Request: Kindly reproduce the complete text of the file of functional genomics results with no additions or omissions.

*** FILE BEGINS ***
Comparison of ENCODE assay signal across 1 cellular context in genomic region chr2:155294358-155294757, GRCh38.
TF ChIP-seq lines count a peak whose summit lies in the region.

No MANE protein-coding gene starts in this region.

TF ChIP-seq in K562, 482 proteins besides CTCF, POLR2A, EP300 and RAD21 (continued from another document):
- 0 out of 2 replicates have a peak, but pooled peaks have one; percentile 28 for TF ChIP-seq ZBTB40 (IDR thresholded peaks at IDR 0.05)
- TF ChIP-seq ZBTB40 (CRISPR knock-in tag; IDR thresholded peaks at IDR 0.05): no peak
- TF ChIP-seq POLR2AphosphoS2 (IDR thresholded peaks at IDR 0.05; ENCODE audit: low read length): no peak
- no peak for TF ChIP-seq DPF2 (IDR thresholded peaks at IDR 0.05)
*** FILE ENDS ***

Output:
Comparison of ENCODE assay signal across 1 cellular context in genomic region chr2:155294358-155294757, GRCh38.
TF ChIP-seq lines count a peak whose summit lies in the region.

No MANE protein-coding gene starts in this region.

TF ChIP-seq in K562, 482 proteins besides CTCF, POLR2A, EP300 and RAD21 (continued from another document):
- 0 out of 2 replicates have a peak, but pooled peaks have one; percentile 28 for TF ChIP-seq ZBTB40 (IDR thresholded peaks at IDR 0.05)
- TF ChIP-seq ZBTB40 (CRISPR knock-in tag; IDR thresholded peaks at IDR 0.05): no peak
- TF ChIP-seq POLR2AphosphoS2 (IDR thresholded peaks at IDR 0.05; ENCODE audit: low read length): no peak
- no peak for TF ChIP-seq DPF2 (IDR thresholded peaks at IDR 0.05)